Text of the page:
The most successful people are actually risk takers. That’s because most rewards require risk. Significant rewards usually require major risks. Starting a company, for example, requires a lot of time, effort, and risk. But, it can lead to such great rewards as more money, freedom, and flexibility.

So, taking risks in life can make us happy because it leads to greater rewards. Not only that, but risks throughout life can actually be pleasurable. Our brain enjoys the experience of taking risks with the possibility of rewards. It’s why gambling feels so good and people become addicted.

Don’t go out and do anything stupid. But, try to start taking some good risks in your life. Follow your dreams and go out on that limb to make them happen. If you stay in your current comfort zone, you’ll never enjoy the fun and meaning in life that comes with the rewards of risk taking.

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Confessions of a Swinger

Posted by jeromefaraday on October 15, 2010

Please don’t get too excited…or outraged. I’m not talking about open relationships or going from partner to partner. Nope. I’m actually referring to swinging. You know, on an actual swing. And I did it at a playground.

I think American society would probably rather I was a traditional “swinger.” And that’s a problem.

As I sat on a bench surrounded by the deep pink of the burning bushes and the vivid yellows of the autumn trees, I watched my 3 year old daughter frolic on the playground. It looked pretty fun, but I felt my role was to sit and watch. Actually playing (especially by myself) would get me funny looks or categorized as either insane or horribly immature. Nonetheless, I started swinging. Of course, it probably helped that my daughter was swinging beside me.

The whole incident got me thinking: why don’t adults play? Sure, we play in our own ways like going out with friends, buying ‘toys’ like cars, etc. But, can we really have the carefree simplicity of childhood play? Where we don’t worry about status, money, or anything else except the moment? You know the moment, although it may require some serious thought.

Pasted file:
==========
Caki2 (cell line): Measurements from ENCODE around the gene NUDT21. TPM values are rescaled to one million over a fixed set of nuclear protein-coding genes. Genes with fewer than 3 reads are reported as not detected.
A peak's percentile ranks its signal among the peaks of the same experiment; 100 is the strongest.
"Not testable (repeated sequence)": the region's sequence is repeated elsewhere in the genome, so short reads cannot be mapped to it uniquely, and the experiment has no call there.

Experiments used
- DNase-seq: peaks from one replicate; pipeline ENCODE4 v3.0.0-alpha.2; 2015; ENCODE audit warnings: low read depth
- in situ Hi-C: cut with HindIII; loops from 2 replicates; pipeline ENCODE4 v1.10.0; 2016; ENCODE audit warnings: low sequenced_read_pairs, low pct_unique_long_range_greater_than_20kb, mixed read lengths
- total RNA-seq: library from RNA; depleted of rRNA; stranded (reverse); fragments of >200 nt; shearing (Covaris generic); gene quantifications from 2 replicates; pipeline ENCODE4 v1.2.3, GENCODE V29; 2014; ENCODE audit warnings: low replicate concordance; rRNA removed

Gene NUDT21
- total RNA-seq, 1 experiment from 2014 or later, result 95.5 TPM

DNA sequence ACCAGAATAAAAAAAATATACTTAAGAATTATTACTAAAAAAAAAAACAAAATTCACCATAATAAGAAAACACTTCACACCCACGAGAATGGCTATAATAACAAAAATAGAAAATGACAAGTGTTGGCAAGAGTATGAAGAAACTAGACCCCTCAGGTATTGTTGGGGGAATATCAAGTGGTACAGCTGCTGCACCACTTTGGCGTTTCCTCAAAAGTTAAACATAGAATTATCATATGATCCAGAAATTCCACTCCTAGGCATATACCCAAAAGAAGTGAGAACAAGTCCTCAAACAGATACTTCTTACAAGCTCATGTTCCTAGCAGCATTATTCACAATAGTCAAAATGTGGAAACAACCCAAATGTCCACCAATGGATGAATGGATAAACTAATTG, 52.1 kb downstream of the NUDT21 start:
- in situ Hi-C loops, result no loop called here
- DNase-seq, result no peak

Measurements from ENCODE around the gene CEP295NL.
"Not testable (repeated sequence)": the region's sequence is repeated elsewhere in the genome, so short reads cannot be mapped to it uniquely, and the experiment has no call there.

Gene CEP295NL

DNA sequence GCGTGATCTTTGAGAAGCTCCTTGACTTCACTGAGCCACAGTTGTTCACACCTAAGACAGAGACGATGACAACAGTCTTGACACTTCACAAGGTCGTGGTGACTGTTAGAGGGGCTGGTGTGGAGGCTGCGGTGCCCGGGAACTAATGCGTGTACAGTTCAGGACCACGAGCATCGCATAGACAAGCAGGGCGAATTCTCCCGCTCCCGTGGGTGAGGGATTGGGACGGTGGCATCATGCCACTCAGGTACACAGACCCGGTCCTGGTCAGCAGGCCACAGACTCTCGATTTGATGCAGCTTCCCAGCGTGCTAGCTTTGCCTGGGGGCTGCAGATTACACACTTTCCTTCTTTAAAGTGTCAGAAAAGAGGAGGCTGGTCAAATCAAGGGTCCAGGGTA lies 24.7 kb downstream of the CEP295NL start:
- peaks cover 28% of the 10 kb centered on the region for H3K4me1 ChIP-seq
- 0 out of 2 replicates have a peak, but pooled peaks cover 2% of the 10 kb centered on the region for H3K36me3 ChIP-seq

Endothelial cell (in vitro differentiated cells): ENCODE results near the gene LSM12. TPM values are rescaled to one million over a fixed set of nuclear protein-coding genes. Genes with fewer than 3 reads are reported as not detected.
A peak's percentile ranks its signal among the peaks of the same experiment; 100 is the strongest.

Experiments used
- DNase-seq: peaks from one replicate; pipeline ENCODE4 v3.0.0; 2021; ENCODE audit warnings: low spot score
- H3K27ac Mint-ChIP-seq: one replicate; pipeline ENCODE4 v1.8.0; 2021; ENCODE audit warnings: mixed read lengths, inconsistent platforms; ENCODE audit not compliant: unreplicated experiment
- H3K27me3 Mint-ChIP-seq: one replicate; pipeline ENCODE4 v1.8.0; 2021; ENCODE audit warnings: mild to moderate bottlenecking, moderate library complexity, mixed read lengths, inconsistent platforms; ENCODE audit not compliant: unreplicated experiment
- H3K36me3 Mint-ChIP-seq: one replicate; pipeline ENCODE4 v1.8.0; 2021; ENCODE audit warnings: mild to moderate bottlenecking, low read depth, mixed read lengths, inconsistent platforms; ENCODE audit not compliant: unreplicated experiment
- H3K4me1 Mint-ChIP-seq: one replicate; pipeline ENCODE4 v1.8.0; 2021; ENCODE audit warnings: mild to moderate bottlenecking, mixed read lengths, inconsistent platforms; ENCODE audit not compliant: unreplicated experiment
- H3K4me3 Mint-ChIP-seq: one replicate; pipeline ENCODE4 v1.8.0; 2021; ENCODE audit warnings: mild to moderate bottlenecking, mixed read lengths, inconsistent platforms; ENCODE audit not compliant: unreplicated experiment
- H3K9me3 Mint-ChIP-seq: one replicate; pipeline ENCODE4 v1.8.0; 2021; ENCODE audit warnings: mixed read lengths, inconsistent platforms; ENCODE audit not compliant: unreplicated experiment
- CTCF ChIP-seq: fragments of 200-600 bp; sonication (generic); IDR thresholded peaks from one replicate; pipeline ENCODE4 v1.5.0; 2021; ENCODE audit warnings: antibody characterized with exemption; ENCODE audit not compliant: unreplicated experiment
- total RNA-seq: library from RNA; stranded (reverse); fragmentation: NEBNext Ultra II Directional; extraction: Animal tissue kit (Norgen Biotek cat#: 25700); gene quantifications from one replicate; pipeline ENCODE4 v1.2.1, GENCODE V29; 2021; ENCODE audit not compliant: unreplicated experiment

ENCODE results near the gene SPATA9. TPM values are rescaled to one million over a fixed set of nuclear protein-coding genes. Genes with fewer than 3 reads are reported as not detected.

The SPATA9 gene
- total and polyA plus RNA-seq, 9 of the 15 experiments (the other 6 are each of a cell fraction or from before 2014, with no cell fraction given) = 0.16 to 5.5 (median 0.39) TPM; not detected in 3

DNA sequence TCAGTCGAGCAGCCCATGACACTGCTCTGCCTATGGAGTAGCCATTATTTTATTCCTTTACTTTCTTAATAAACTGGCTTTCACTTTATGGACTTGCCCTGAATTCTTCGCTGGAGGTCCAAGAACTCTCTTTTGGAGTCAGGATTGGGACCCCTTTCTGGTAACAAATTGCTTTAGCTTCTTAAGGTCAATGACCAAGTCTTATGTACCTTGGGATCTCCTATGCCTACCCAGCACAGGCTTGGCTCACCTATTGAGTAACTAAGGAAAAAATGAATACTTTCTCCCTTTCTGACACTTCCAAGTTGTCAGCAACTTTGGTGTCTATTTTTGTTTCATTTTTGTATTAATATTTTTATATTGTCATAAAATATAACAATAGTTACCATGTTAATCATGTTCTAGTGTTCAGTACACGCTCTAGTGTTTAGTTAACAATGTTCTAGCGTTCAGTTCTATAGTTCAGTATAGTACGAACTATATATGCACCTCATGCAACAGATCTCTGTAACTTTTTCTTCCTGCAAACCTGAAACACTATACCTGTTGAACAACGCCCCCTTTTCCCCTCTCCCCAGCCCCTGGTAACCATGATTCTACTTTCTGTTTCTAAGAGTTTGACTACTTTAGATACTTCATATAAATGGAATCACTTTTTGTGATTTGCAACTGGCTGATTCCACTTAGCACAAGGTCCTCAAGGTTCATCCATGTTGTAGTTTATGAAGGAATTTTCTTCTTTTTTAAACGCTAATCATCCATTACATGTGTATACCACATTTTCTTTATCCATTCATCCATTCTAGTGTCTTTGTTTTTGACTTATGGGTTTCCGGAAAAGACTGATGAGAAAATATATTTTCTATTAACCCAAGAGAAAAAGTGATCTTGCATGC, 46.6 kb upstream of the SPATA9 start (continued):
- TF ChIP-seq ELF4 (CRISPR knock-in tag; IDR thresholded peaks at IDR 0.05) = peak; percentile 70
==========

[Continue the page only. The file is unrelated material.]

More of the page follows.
Swinging felt really good. Not only because I could do it with my young daughter, but also because it made me feel young and carefree again. And because it helped me realize that feeling wasn’t as far away as I thought.

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Why Do We Create A Negative Reality for Ourselves?

Posted by jeromefaraday on October 8, 2010

I posted this response (slightly modified) in an internet forum to the question of why we often fail to truly believe in our dreams and ability to create them.

I think you address a very important point about LoA failure: that crippling inner dialogue. Many LoA amateurs often see belief as a wallpaper, when in reality it’s the foundation itself. People may think they truly believe, but it’s merely paper covering a rotten core: and deep down they know it. Thus, their affirmations are a constant battle between their mind pretending and wanting to believe and the subconscious which knows the truth.

I used to be a school teacher (in the USA) and let me tell you: conditioning is real and it starts early. Even if the parents don’t beat the love of life out of a kid, the schools will happily do it for them (one reason I’m no longer in that profession). The system teaches us we should follow orders, sit still, aim low, work for someone else, retire and die. I know I’m exaggerating for effect, but it’s not too far off. This is the rotten conditioning most of us have to cut through to manifest our desires.